This has always left the plot of Hunger Games feel slightly lacking to me, President Snow seems to roll an 'evil dice' for what his schemes are going to be this episode and any attempt made by the Capitol to argue for their way of doing things seems so hollow because of their blatant strawman villain status. Brainwashed Peeta and others talk of the need for the Capitol to stop humanity from being wiped out, but it is run by such an obvious group of sadists that any potentially interesting ideological discussion (and I firmly believe that could've existed in the Hunger Games) is basically mute. Katniss might as well look like this. 

Interesting fact, this isn't from the French Revolution of 1789, but the 1830 one, despite every piece of popular culture telling you otherwise.

So moving on from the dubious topic of ideology of the Franchise. Mockingjay Part 1 is much better than the half of a book it is based on. Many of the things described (such as aforementioned workers rebellion) work a lot better visually, and the music really helps in that regard. The acting is generally average to good. Jennifer Lawrence feels like the most potential wasted, but she is still making it work. Philip Seymour Hoffman I can't really comment on because I just felt immense sadness everytime he was on screen. Woody Harrelson is barely in it, and I can't really tell Finnick and Gale apart anymore so together they get a 'not bad!'. Again, Peeta, Snow and Effie are barely in it so they all get a "pretty good!"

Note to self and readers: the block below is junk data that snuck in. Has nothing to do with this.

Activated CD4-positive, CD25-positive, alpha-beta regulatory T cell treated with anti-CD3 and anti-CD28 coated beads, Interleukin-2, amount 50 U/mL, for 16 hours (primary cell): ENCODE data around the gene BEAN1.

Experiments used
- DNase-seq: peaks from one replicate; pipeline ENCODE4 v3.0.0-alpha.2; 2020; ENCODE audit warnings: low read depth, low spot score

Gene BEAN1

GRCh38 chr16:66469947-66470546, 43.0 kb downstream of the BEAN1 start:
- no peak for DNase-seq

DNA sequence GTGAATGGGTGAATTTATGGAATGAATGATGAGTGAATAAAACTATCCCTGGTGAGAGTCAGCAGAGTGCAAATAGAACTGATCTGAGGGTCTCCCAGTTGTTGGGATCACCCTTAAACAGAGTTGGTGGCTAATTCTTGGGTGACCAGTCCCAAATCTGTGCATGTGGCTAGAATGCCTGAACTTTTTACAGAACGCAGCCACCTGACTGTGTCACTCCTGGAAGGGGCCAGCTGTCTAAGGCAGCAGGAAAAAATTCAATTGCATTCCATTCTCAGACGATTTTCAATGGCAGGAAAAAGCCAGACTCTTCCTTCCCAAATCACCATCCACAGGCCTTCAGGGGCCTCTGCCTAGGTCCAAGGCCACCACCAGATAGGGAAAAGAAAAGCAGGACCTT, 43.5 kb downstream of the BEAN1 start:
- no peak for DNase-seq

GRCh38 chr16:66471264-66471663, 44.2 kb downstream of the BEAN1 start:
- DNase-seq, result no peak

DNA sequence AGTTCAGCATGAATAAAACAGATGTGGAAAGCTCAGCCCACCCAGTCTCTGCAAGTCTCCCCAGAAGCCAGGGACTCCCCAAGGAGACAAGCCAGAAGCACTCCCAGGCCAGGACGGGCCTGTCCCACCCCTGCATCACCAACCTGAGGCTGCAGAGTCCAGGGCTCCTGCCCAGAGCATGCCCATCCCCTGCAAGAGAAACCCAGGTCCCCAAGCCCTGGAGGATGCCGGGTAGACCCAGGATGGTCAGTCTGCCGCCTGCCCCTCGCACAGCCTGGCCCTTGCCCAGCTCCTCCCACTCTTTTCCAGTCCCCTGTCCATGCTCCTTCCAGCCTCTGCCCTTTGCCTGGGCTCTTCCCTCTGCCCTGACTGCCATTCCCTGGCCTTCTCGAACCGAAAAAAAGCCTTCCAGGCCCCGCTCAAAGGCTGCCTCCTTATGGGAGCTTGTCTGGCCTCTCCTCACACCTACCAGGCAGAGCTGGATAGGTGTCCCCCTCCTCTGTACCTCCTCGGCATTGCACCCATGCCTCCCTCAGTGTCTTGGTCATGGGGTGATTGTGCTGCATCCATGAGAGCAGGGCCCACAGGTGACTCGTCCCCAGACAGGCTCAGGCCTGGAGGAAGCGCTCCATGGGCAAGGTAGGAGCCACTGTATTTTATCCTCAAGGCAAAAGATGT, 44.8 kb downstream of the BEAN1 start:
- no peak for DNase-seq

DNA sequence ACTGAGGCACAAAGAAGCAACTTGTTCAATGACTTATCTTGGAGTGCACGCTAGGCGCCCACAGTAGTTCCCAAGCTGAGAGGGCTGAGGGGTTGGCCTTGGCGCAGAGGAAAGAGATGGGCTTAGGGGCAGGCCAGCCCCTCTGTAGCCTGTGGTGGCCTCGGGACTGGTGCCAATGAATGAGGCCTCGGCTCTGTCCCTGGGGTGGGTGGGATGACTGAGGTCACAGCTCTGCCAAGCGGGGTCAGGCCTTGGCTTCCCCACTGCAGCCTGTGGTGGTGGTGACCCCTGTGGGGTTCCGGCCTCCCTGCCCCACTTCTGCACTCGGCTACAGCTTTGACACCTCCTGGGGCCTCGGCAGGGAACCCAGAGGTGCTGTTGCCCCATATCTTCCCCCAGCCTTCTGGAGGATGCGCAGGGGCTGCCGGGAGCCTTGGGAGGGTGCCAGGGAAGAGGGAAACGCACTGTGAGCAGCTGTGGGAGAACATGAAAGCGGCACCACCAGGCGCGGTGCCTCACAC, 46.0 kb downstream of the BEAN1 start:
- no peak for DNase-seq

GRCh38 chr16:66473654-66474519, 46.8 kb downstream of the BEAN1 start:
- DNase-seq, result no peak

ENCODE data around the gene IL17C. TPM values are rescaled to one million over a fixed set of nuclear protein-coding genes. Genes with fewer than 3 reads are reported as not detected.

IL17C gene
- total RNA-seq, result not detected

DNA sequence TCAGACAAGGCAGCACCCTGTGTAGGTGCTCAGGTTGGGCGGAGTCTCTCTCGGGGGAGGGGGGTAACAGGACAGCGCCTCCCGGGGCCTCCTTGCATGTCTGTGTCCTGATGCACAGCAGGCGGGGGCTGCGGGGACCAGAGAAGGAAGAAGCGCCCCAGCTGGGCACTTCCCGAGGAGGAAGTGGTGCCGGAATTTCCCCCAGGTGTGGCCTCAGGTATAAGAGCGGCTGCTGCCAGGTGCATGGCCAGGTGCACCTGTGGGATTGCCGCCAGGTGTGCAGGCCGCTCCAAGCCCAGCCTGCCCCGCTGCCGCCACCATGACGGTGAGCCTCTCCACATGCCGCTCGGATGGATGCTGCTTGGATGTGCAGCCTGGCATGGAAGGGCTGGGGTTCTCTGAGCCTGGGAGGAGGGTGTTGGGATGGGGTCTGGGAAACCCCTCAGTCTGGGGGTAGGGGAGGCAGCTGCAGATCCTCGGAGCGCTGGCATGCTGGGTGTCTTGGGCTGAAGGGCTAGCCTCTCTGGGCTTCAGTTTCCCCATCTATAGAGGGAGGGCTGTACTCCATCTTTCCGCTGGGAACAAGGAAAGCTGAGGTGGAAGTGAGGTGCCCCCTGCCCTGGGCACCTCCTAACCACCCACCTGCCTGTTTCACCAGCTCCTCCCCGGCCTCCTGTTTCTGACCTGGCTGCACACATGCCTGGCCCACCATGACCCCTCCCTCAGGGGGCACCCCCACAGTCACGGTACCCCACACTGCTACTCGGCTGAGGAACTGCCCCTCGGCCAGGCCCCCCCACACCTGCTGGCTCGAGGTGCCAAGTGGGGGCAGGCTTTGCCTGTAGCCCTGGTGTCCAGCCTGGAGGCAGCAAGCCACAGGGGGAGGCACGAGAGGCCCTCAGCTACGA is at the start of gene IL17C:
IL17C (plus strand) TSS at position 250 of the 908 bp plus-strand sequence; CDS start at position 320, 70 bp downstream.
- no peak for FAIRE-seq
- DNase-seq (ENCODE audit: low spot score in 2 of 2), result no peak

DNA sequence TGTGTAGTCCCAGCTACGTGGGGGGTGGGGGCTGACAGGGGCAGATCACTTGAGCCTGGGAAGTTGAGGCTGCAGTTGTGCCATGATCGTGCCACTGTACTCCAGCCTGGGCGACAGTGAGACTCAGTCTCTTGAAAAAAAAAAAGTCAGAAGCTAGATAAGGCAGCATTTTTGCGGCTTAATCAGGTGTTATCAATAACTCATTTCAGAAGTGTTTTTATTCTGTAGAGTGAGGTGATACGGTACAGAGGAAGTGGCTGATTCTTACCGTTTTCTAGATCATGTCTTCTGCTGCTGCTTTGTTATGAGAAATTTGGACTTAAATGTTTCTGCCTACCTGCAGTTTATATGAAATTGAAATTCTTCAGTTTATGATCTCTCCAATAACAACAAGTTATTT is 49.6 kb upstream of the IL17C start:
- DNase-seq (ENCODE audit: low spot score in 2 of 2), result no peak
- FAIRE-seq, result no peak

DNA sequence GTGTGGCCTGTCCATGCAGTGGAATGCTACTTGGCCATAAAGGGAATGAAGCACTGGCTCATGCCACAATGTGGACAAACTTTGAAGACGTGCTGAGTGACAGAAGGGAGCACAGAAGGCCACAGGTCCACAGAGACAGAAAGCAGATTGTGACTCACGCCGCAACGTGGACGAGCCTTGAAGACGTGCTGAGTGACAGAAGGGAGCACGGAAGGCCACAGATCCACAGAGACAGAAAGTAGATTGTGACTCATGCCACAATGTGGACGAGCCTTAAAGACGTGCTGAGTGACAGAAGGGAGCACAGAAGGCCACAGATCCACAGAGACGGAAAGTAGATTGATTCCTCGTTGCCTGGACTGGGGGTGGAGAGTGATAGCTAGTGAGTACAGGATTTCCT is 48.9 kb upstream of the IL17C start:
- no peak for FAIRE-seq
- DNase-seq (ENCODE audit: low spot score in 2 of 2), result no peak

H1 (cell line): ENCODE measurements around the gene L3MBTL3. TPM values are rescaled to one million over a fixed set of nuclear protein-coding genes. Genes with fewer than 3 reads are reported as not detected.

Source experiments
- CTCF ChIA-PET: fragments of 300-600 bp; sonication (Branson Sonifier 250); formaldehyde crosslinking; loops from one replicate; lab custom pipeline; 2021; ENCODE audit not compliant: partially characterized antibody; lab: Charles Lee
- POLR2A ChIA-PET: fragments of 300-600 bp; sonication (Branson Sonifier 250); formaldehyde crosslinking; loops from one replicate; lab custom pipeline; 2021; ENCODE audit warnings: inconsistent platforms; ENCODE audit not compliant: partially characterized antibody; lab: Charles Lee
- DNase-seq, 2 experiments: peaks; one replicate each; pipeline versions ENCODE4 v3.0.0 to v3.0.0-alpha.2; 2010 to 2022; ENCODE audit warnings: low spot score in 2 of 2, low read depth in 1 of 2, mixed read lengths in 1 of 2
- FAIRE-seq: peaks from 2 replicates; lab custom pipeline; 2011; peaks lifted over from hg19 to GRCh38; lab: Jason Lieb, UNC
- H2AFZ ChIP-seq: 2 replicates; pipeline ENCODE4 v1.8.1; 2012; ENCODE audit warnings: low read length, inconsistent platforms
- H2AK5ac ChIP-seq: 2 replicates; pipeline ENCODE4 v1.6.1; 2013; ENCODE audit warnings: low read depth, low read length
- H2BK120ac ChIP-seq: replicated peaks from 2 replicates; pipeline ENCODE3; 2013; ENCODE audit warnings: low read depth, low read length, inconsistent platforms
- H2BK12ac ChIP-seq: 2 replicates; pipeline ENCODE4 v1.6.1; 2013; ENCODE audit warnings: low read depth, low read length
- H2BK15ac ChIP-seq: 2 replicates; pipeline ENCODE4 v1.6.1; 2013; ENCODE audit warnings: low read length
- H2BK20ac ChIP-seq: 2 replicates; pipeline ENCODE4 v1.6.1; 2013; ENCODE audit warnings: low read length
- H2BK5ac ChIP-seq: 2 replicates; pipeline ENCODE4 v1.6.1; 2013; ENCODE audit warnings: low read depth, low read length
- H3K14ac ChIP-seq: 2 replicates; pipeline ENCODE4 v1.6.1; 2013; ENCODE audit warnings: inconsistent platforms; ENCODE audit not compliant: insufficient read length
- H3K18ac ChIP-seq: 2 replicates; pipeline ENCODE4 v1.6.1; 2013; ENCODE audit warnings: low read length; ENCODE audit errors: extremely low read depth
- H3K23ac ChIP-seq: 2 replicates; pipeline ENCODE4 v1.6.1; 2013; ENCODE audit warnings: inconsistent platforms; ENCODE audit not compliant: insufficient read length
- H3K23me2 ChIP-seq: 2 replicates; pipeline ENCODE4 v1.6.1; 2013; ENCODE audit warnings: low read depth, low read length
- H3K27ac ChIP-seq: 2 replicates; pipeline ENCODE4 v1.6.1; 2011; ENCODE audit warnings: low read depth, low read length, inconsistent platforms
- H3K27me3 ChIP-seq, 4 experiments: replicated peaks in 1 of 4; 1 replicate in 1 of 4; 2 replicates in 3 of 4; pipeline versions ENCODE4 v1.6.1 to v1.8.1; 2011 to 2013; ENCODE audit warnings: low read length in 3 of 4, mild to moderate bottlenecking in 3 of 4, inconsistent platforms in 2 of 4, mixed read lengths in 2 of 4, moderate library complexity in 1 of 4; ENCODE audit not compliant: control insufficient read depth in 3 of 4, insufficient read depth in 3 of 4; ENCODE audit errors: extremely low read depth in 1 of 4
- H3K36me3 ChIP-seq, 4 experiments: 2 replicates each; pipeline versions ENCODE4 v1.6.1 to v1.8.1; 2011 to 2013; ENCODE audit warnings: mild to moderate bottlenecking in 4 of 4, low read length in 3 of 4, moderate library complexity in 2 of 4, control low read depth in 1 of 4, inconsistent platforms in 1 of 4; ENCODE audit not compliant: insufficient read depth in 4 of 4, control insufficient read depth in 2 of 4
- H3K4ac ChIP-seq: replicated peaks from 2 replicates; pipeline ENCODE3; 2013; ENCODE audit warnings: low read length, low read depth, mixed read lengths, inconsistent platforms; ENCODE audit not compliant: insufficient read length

In fact, now I think about it, barely any of the established interesting characters are in this for very long. I left the cinema thinking that they hadn't distributed time very well, a disproportionate time is levelled upon Katniss trying to make her propaganda (which I refuse to call Propos) films. Earlier in the film we are told Woody Harrelson's character is 'drying out' somewhere in capitol territory, and then he appears to say about three lines to PSH and Katniss, disappearing for the rest of the film to appear just in crowd scenes. Similarly, less extreme cuts happen to Effie and Finnick.

Overall however, I left The Hunger Games: Mockingjay feeling kinda satisfied. It doesn't aim for a bullseye, but consequently it never misses either. There are some scenes, specifically the Dam and bombardment scenes that'll give you slight chills, but it is all aesthetic glory, something is definitely missing underneath.

Minus 1 to the film's final score for reminding me this is coming out, and is being eagerly awaited. 

I don't really have much more to say. I guess I'll watch Part 2, if I can pay half price for it like I did with this one. I really don't think this needed to be split in two, or at least, splitting it in two was a waste considering how they handled it, but yeah, I can probably squeeze one ticket out for the both, that might make it worth while...What a great endorsement that is.

Until next time.